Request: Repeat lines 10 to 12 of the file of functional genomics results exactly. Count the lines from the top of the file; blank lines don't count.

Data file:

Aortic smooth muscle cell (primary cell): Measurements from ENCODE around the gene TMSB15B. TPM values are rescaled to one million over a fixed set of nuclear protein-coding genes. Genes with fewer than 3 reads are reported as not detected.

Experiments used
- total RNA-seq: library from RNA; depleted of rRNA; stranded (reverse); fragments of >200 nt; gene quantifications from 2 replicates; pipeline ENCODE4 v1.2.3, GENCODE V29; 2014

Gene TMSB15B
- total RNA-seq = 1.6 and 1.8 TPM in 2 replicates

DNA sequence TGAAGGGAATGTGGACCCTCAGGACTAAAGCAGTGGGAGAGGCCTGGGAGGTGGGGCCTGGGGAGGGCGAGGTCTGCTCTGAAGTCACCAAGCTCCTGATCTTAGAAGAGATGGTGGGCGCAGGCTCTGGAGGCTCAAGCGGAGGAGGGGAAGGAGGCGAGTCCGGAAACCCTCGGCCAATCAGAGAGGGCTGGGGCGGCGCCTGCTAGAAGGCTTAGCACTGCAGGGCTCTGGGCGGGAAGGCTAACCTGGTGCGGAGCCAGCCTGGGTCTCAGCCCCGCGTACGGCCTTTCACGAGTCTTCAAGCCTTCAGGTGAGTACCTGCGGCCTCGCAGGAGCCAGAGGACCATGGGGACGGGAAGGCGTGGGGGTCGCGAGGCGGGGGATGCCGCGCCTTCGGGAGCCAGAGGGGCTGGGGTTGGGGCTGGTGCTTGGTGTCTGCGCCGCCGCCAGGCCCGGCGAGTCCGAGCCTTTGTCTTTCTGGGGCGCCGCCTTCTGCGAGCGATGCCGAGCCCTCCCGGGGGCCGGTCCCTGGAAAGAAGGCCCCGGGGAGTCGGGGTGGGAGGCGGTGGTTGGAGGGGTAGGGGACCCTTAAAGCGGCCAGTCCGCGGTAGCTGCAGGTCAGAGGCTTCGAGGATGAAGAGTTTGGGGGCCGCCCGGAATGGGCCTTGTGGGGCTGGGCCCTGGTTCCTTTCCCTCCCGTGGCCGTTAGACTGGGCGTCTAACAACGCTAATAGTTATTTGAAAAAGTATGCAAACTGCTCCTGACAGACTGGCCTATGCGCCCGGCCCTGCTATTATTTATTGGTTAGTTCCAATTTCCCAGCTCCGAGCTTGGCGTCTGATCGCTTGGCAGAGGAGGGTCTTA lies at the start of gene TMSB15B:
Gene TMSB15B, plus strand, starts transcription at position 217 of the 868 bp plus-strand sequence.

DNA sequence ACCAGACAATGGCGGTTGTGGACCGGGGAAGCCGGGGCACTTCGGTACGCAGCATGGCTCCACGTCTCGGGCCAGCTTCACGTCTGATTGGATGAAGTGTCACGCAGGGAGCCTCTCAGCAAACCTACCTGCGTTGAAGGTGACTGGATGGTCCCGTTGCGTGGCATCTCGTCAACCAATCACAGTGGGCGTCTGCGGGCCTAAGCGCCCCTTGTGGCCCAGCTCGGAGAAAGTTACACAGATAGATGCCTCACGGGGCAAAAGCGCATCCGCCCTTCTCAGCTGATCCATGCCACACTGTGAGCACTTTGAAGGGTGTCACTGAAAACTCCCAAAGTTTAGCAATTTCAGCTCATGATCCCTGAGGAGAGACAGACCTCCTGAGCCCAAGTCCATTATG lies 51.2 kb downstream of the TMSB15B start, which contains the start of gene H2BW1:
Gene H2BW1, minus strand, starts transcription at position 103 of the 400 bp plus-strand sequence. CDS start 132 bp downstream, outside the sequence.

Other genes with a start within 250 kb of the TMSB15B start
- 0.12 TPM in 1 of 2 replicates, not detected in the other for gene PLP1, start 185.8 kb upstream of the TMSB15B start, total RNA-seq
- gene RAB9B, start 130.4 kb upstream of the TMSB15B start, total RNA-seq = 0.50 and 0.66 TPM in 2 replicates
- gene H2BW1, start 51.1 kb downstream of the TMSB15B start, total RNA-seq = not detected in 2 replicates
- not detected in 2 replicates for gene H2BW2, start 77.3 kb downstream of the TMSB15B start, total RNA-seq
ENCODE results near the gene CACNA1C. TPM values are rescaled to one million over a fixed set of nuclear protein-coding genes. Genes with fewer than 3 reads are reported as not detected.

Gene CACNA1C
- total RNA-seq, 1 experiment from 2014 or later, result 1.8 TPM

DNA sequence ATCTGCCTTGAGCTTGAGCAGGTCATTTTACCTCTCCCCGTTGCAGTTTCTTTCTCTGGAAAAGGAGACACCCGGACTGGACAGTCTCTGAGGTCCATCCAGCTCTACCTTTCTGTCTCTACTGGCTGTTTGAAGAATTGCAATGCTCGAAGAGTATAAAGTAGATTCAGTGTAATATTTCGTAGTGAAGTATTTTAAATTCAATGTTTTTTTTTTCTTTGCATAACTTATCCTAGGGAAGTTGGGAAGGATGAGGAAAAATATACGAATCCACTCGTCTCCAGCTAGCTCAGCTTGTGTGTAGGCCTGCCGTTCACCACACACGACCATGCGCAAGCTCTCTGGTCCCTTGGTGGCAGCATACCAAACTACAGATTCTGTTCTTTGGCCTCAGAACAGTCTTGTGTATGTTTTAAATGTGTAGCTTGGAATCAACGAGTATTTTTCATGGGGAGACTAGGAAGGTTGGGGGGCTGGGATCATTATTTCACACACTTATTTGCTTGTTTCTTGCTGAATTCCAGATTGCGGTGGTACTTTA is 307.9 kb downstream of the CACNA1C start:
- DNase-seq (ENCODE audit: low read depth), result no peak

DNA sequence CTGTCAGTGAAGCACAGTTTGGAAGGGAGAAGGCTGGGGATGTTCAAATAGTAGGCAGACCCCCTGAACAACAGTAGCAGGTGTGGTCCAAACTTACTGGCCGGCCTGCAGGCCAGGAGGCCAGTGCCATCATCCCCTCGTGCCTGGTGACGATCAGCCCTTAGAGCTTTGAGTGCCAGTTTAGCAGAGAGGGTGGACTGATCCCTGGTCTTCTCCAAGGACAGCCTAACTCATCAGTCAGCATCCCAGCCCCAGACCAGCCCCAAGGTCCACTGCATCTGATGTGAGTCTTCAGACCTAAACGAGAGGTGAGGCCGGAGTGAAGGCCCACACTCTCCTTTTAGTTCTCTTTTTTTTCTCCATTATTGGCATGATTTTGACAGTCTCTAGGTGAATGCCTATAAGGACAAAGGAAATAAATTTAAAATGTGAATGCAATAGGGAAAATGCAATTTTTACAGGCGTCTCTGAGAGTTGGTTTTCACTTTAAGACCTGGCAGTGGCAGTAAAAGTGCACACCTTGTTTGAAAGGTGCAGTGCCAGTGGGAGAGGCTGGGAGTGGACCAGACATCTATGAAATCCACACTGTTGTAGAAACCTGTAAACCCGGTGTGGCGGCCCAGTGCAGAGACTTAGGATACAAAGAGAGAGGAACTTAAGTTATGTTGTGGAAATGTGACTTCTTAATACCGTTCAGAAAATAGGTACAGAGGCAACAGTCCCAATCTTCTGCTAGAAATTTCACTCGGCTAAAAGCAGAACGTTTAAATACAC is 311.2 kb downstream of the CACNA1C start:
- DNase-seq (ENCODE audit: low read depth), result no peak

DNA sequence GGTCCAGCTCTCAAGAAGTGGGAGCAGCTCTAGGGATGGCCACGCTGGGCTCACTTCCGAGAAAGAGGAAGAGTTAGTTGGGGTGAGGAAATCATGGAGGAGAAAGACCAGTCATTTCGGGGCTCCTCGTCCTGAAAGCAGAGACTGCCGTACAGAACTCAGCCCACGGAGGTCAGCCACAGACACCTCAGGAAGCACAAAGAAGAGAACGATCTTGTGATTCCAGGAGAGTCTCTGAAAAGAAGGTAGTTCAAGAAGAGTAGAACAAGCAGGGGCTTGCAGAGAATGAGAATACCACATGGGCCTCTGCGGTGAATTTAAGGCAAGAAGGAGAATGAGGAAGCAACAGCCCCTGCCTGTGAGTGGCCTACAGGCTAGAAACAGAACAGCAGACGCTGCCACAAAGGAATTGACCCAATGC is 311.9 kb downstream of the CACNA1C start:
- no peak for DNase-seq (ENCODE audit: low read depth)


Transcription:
Other genes with a start within 250 kb of the TMSB15B start
- 0.12 TPM in 1 of 2 replicates, not detected in the other for gene PLP1, start 185.8 kb upstream of the TMSB15B start, total RNA-seq
- gene RAB9B, start 130.4 kb upstream of the TMSB15B start, total RNA-seq = 0.50 and 0.66 TPM in 2 replicates